Insecure Spaces

Peacekeeping, Power and Performance in Haiti, Kosovo and Liberia

Marsha Henry and Paul Higate


The Blue Berets have become markers of peace and security around the globe. This book develops critical perspectives on UN and NATO peacekeeping. It suggests that peacekeeping reconfigures former conflict zones in ways that shape perceptions of security.
In recent times, the Blue Berets have become markers of peace and security around the globe. Yet, the iconoclastic symbol of both the Blue Beret and the Blue Helmet continue to engage the international political imagination in ways that downplay the inconsistent effects of peacekeeping missions on the security of local people.

In this book, Paul Higate and Marsha Henry develop critical perspectives on UN and NATO peacekeeping, arguing that these forms of international intervention are framed by the exercise of power. Their analysis of peacekeeping, based on fieldwork conducted in Haiti, Liberia and Kosovo, suggests that peacekeeping reconfigures former conflict zones in ways that shape perceptions of security. This reconfiguration of space is enacted by peacekeeping personnel who 'perform' security through their daily professional and personal practices, sometimes with unanticipated effects. Insecure Spaces interdisciplinary analysis sheds great light on the contradictory mix of security and insecurity that peace operations create.

Author Bio

Paul Higate is a Senior Lecturer in Politics at the University of Bristol. Prior to that, he spent eight years in the Royal Air Force, before becoming involved in critical military sociology. Since then, his academic research has focused on various aspects of the gendered culture of the military. In his future work he plans to look at how the militarization of military sociology in recent years means that it has lost its critical edge.

Marsha Henry is a Lecturer in the Politics Department at the University of Bristol. Her research has looked at various aspects of gender in South Asia, focusing on connections between the 'developed' and 'developing' worlds. Her recent research examines gender relations and perceptions of security in peacekeeping missions.

Table of Contents

  • Acknowledgments
  • Acronyms & Abbreviations
  • Introduction
  • 1. From Conflict to Peacekeeping: Haiti, Kosovo & Liberia
  • 2. Space, Power and Peace
  • 3. Zones and Enclaves
  • 4. Free to Move?
  • 5. Contesting and Consuming: Space and Success in Liberia
  • 6. Performing Spaces of Security
  • 7. Stereotyping Performance: Peacekeeping and Imagined Identities
  • 8. Women, Men and Gender Space
  • Conclusion - Locating Power in Peacekeeping: Unintended Consequences and Beyond
  • Notes
  • Bibliography
  • Index


'Insecure Spaces is an innovative analysis of international power in its material, spatial and visual manifestations, an ethnography of peacekeeping and of the effects it produces on the everyday life of the ordinary people who are involved with it. A much needed study that adds a new dimension to the way we understand the making of peace.'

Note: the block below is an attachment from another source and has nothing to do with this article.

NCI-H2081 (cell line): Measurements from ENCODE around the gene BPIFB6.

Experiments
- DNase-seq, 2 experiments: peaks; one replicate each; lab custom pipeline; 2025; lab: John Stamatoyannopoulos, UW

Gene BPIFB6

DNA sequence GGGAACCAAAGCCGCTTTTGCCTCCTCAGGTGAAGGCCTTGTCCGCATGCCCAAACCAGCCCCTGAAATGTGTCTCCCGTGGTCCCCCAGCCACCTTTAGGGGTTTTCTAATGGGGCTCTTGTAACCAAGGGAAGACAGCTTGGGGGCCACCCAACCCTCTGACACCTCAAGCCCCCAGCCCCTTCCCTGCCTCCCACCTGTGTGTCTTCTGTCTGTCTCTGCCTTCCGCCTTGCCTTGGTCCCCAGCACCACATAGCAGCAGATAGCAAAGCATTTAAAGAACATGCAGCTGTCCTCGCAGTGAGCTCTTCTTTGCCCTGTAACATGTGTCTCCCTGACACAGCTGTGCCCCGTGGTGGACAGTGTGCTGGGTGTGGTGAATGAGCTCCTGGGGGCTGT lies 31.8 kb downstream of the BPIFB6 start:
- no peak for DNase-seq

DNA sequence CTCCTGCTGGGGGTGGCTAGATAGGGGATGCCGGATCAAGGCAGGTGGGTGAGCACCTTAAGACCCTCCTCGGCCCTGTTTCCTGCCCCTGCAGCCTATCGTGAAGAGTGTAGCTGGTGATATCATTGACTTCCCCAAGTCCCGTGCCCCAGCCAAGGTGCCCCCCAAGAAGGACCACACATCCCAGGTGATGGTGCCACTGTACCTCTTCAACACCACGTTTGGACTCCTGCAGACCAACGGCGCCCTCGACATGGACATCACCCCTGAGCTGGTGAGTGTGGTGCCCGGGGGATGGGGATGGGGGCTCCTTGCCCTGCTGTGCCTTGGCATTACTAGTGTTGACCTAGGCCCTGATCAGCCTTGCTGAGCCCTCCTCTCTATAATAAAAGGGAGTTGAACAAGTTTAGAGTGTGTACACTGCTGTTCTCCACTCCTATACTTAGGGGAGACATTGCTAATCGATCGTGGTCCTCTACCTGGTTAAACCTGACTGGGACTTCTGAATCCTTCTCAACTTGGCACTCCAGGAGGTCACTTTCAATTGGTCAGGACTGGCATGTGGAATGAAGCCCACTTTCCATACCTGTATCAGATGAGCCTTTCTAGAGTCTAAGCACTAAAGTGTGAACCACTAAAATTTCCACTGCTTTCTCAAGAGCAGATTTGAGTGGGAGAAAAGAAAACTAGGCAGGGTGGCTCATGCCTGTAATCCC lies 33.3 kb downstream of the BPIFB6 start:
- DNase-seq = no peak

Laura Zanotti

'In this innovative analysis of the spaces and performances of peacekeeping and peacekeepers, Higate and Henry take a fresh, critical look at how the practices of peacekeeping are constituted and experienced, and how understandings of security develop as a consequence amongst those whose lives and work are shaped by the presence of the Blue Helmets. Taking a conceptually sophisticated approach, case studies of peacekeeping in Haiti, Kosovo and Liberia are unpacked in order to understand how peacekeepers create and maintain spaces of security and insecurity.'
R.E. Woodward

'Working in a genuinely interdisciplinary framework, Higate and Henry are to be commended for this nuanced exploration of power relations in 'everyday' international peacekeeping practices. They provide an array of interesting empirical and theoretical insights into how 'secure' and 'insecure' spaces are constructed and percieved in the interplay of external actors and local populations.'
David Chandler

'This contribution to the critical literature on peacekeeping is a hugely important antidote to the hegemonic positivism that claims to measure the ‘success’ or otherwise of operations. The authors use the lens of prosaic spatial practices and perceptions of peacekeeping as performance. Based on in-depth fieldwork the authors uncover peacekeeping as a vehicle of power and its spaces as sites of everyday adaptation and resistance. The work has an intellectual elegance that will be hard to match.'
Michael Pugh, University of Bradford


Publication Date: 14 May 2009
208 pages

Product ISBNs: Paperback: 9781842778876
eBook ePub: 9781848137066
eBook PDF: 9781848134300
eBook Kindle: 9781780328119
Library Edition: 9781842778869

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